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‘Know my son as I do’ a pilgrimage experience

By Carmen Moore



It is February in Grande Prairie, Alta., and our parish, St. Joseph Roman Catholic Church, decided to create and host a winter pilgrimage for our parishioners and guests who wanted to experience the warmth of journeying together. The pilgrimage was in commemoration of the 150th anniversary of the Redemptorist community receiving the icon of Our Mother of Perpetual Help from Pope Pius IX saying, “make her known throughout the world.”

We have always had this image prominently displayed in our parish but, as a parishioner, I was not aware of its significance to the Redemptorist community or of the icon itself. The pilgrimage was a beautiful opportunity to “come out of the cold” and join my fellow pilgrims to journey together and find out more.

Our pastor, Rev. Remi Hebert, CSsR, asked six parishioners to each speak to one aspect of the icon during the evening. I was asked to specifically focus on the gentle hands of a mother, highlighted in the icon of Our Lady of Perpetual Help. Since I had very little knowledge of the icon specifically, but do have experience as a mother, I agreed.

Soft Taizé-style music was performed by our choir that aided in creating an immediate sense of holy and calm, a call to journey both outwardly and inwardly. A display of the icon at the front of the church was set up with rich blues and gold to complement the colours of the icon. Lights were set lower and candles were a source of soft light as well. The Holy Spirit could be felt as a powerful sense of the holy was encountered simply by coming in and committing to this quiet time out of the busy-ness of life.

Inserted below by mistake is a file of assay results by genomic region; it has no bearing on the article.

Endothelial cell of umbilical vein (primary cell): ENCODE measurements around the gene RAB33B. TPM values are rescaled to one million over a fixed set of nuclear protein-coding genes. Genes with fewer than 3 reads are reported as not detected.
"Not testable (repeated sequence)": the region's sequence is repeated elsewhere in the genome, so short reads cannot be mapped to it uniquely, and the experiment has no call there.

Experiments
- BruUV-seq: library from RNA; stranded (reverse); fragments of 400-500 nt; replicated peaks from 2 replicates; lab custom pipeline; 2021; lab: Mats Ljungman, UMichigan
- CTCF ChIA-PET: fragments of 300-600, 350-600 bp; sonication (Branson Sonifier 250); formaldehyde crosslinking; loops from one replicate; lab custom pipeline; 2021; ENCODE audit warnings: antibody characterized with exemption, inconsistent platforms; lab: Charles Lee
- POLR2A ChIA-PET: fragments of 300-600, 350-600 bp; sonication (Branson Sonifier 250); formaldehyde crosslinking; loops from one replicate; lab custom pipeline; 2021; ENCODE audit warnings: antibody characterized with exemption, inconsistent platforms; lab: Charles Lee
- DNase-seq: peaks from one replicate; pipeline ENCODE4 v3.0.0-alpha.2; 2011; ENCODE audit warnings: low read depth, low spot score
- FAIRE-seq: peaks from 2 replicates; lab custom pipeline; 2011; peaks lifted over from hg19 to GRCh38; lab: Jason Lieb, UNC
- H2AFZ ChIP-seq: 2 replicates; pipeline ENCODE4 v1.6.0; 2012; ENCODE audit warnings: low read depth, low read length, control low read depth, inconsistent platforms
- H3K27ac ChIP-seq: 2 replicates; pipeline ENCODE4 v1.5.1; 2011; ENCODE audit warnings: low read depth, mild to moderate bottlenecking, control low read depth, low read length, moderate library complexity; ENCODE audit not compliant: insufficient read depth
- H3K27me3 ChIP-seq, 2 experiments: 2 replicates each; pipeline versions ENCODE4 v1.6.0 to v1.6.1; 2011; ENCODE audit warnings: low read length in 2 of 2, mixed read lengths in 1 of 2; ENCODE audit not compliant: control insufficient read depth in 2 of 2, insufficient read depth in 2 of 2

We had six stations set up around different parts of the church. These stations all housed one speaker sharing on one the following aspects of the icon: the falling sandal; the faces of Jesus and Mary; the fringe of Mary’s gown; the gaze of Mary — human and divine; the gentle hands of a Mother; praying with icons; and prayers for healing.

A short explanation of each presentation was included in a booklet provided so that the pilgrims could choose three of the seven stations. Each presentation was 15 minutes, which included the presentation itself as well as some quiet reflection time.

A soft bell was rung throughout the church after 15 minutes and the choir would begin to sing as the people slowly made their way to their next stop on this personal yet communal pilgrimage.

The evening ended with a communal gathering in the pews for prayer as pilgrims individually placed their lit tea light around the altar. Father Remi led us in prayer and invited us to join for social time after the pilgrimage.

Our parish is blessed with an abundance of willing and capable people who can share their own personal story framed within a holy context. As much as it is often considered out of a comfort zone for most people to give a talk in front of others, there is always a blessing and generosity that God shows to those who say “yes.”

My short presentation focused on how our own hands could be a way to serve children/our families/those in our lives that need support by keeping in mind an attitude of holy service: a true and practical building up of the kingdom of God in our own spaces. These daily “chores” of a parent (or anyone caring for children) can be transformed into acts of living prayer in our own approach to them.

Afterward, some pilgrims shared with me how they were changed in their outlook and could now see the often thankless and arduous task of caring for children as a gift to be able to become more holy and share their faith and love with a little one. Others shared a new perspective on their careers (past and present) in caring for others, now framed in a holy light.

This is the gift of the icon: the gift of Jesus and Mary to us as willing and open pilgrims. If we search with an open heart and mind, giving time for reflection and sharing, the Spirit of God will move within us, as individuals, but also as a faith community.

It was a beautiful way to spend a cold winter evening — gazing upon the image of a mother, her son, our Saviour. Meister Eckhart tells us, “The eye with which I see God is the same eye with which God sees me.” This truly is an “icon of love”

Moore writes from Grande Prairie, Alta.